What parents want: Families divided on return to school
Superintendent Matt Moore said Tuesday most of the parents and teachers he has heard from have been supportive of his decision to keep kids out of Jessamine County school buildings for the first two weeks of classes because of a disturbing rise in the number of coronavirus cases in the community. But parents who disagree with his decisions have valid concerns, and he takes those concerns seriously.
“We’re going to do everything we can to get the students back into school safely and as soon as possible,” he said.
Rather than going with the governor’s recommendation to delay in-person learning until Sept. 28, Moore said he and his staff are working closely with the Jessamine County Health Department and examining local COVID-19 data to see when it may be the right time for students to go back.
Before the governor’s recommendation, the Jessamine district’s school board voted 3-2 to have students return to schools on Aug. 26, but using his executive emergency authority, the superintendent decided the first two weeks would be virtual or non-traditional instruction, which for most students means doing classes entirely online.
The Jessamine Journal reached out on its Facebook page to local parents and community members to see what they think of the decision.
Here is what some of them said.
“I agree with and support Matt Moore,” Jessica Upton said. “Health and safety come first.”
Chris Hager said that “a special needs child like mine is going to suffer” if online learning is the only option.
Emma Pierson said there is “no plan in place” to help parents who work full-time and during scheduled online instruction, and for the needs of students in special education classes.
Michelle Houck said she agreed with the two-week delay because it gives the district a chance to see how in-person learning is going in other places.
“If you see there are outbreaks, then adjustments can be made,” she said.
“Ultimately, it’s his decision, and he is doing the best he can to protect our kids and the teachers and staff,” Alisha Brewer-McGee said.
Jackie Stakelin said parents need to set a good example for their kids.
“Our children are watching us. They’re sponges and will react to how we react,” she said. “I’m ready for them to go back and believe it’s what’s for the best, but I’ll choose to remain positive for my children’s and my sanity.”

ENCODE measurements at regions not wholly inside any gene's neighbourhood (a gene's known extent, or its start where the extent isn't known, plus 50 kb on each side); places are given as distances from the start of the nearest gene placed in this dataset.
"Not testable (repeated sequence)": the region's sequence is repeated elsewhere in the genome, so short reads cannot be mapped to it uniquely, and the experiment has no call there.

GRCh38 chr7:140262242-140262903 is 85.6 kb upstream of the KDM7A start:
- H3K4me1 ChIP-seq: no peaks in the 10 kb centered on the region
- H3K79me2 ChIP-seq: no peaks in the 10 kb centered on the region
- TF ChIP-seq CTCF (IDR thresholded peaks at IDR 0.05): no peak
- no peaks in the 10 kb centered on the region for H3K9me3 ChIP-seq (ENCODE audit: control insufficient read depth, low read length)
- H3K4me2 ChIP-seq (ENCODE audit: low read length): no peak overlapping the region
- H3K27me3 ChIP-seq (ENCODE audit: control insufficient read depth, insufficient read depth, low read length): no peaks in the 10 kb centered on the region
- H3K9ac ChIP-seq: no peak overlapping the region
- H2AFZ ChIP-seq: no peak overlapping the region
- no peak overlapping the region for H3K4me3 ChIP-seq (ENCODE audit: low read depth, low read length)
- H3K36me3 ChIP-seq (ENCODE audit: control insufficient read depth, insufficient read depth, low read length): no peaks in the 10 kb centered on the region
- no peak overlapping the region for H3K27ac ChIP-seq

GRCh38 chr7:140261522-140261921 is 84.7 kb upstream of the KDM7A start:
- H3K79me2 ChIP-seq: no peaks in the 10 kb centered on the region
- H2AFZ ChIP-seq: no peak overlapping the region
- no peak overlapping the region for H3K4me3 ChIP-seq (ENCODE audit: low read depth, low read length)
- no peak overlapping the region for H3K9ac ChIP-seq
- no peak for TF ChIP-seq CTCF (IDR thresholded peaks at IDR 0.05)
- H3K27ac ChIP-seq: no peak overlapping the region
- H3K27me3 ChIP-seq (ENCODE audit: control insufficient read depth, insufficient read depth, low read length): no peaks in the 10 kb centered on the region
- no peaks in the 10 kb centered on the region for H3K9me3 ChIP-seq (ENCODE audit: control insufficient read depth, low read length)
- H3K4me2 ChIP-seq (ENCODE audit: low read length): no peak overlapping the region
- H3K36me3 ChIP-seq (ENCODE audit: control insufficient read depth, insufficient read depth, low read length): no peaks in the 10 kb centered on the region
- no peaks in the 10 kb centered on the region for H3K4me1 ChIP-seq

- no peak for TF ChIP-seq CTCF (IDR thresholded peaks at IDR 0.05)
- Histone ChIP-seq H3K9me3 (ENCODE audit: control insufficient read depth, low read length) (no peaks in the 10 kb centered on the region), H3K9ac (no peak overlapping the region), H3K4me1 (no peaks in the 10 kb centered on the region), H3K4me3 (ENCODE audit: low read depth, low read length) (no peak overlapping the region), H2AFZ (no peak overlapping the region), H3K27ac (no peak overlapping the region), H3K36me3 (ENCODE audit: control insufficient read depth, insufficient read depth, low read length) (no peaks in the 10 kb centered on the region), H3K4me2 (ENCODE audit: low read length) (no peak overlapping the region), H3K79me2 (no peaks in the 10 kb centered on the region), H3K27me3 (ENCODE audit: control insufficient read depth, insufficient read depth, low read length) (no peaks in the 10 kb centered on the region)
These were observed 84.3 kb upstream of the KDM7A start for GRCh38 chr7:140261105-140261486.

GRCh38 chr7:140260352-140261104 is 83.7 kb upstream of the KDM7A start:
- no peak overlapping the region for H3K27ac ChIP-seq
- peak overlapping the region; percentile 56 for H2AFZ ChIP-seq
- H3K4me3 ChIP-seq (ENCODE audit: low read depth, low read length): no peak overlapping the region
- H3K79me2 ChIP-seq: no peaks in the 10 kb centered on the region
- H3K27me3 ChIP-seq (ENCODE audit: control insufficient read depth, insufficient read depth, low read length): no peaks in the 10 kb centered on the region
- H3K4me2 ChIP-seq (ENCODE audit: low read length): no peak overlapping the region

Erica Doerr said she agreed with the school board’s original decision to allow parents and children the option of either virtual or classroom instruction, but the second option was “taken away.”
“Those of us that wanted to send our children to school understand the risks and cannot hold the school responsible,” she said.
“What’s the point of having a board if one man can override its decision?” Phillip Sulla asked.
Some objected to the phrasing of The Journal’s question that Moore decided to “override” the school board’s decision.
He did not, Darrell Jordan said.
“The board made their decision, and then Matt was able to use the power he has to call for NTI days,” he explained.
Steve Boyd accused the superintendent of “pandering to the governor,” and called his action “ridiculous.”
Virginia Crowe disagreed with Moore’s decision.
“I have a child that is on the spectrum, and she needs the classroom instruction,” she said. “I am not a teacher. I cannot do what they do.”
Carrie Amerson Davis expressed concern about children that don’t have internet access or who are not safe at home or are hungry.
Vicky Sandford replied that the community needs to address those problems and not expect the schools to do so.
The school district does provide meals to students when they are out of school.
Ashley Gill said she doesn’t think some understand that if a child or the teacher is diagnosed with COVID-19, the entire class is quarantined for 14 days by the Health Department.
Sarah Whitney Cox suggested that “we be more focused on working together as a community” rather than “creating a divide and pointing fingers.”